this phrase is probably mostly used in overseas English-books, but there are equivalents around the world. Denmark; it is raining cobbler boys. Albanian; God is taking the p***, Dutch; it is raining kittens, French; it is raining like a peeing cow, German; it is raining young dogs, Romanian; raining frogs, Swedish; raining little devils, Welsh; raining old ladies and sticks…

Freezing rain

rain that becomes when coming in contact with a cold surface


sometimes known as snow pellets - snowflakes that have collected sub-cooled water droplets on its surface


copious amounts of rain possibly combined with wind


pellets of frozen rain most common in warmer weather

Hail stone

pellet of frozen rain common in warmer weather

Hail storm

a windy prolonged burst of hail


A quick thunderstorm from Danish word ‘hast’ meaning hurry (South East England)


heavy and intense rain in combination with wind – hitting hard like with a lash


Letty weather describes a medium amount of rain – enough to make it difficult to work outdoors (West Count


limited visibility due to a low hanging cloud (…of tiny water droplets suspended in the atmosphere at or near the ground)


heavy, often prolonged, rain. Although the word is adapted to the British Isles it originates from the seasonal Indian Ocean (and around) wind that bring in heavy rain


heavy, often prolonged, rain. Although the word is adapted to the British Isles it originates from the seasonal Indian Ocean (and around) wind that bring in heavy rain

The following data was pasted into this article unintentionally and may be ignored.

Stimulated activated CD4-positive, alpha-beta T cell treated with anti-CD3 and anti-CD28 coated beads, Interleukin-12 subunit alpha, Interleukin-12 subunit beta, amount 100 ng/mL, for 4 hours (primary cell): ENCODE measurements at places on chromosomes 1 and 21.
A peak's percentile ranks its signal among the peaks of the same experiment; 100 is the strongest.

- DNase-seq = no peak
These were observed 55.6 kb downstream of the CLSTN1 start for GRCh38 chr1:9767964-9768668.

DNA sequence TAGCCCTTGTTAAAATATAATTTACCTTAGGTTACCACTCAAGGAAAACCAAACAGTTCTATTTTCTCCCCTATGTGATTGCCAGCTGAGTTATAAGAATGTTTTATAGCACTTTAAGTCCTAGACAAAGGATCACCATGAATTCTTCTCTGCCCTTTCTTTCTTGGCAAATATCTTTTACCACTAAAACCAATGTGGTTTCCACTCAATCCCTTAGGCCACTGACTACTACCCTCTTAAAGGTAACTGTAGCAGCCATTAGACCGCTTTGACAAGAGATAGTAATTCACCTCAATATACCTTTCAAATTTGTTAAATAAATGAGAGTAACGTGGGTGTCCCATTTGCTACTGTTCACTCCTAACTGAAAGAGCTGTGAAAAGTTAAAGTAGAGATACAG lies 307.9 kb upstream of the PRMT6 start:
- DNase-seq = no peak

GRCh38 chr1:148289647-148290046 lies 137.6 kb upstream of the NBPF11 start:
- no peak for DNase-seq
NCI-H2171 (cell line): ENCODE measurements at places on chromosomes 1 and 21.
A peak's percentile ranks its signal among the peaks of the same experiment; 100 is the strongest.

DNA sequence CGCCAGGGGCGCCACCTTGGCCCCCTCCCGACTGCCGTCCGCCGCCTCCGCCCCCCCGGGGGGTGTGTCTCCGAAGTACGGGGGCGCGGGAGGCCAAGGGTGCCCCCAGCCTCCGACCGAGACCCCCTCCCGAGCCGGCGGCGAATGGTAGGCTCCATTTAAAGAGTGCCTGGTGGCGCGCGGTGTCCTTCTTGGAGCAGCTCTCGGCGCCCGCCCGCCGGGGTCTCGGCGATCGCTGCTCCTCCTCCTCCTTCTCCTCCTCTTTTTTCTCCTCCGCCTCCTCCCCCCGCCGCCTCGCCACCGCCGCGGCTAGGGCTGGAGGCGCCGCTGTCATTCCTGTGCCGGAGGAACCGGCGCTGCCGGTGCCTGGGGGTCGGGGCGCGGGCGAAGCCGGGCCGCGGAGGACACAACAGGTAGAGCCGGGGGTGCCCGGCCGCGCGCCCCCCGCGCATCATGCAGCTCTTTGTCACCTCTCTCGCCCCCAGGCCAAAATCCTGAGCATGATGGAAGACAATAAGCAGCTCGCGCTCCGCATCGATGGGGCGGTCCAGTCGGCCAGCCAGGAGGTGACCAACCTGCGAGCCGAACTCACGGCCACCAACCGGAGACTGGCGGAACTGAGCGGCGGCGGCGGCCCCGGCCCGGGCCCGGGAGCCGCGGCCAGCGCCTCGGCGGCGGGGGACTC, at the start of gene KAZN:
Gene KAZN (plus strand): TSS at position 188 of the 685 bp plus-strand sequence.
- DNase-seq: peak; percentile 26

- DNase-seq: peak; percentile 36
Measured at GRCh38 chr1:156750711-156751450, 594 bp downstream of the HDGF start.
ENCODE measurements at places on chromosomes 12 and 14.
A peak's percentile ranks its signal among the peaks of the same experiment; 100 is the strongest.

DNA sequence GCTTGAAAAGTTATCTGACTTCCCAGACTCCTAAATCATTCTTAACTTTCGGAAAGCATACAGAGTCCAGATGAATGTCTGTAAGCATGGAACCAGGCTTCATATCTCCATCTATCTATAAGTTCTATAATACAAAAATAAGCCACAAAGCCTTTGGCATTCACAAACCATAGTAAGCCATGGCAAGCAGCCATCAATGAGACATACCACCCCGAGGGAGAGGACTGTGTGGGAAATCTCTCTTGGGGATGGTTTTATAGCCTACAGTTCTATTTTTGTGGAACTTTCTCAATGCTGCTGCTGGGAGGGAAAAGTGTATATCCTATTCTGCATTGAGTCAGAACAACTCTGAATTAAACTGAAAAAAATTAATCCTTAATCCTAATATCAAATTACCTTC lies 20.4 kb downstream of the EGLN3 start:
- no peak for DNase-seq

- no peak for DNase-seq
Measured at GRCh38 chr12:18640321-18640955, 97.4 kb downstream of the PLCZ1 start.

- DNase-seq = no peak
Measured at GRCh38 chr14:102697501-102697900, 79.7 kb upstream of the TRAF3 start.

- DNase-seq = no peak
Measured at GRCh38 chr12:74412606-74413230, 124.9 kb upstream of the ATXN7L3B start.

light rain on a roof or window


rain coming down hard, almost violently


… or pissing/peeing down is not the most flattering Scottish term for jets of water from above


gentle rain named after the sound it makes


heavy rain coming straight down (Midlands and North East)


a medium to heavy rainfall


any result of condensation falling from above; snow, sleet, hail, rain


ehm, just normal rain really


either a shower of rain or the amount of rain fallen during a given period


really does what it says on the tin; a storm with heavy rain suggesting it does not arrive vertically


a short downpour


snow that has been demoted – or really, rain that freezes before reaching the ground


fine misty rain - the same as smyr though mainly Scotland


just short touch of rain


the same as smir though mainly England


that white fluffy stuff that appears instead of rain when the temperature is at or below freezing

Snow pellets

snowflakes that have collected sub-cooled water droplets on its surface – also known as graupel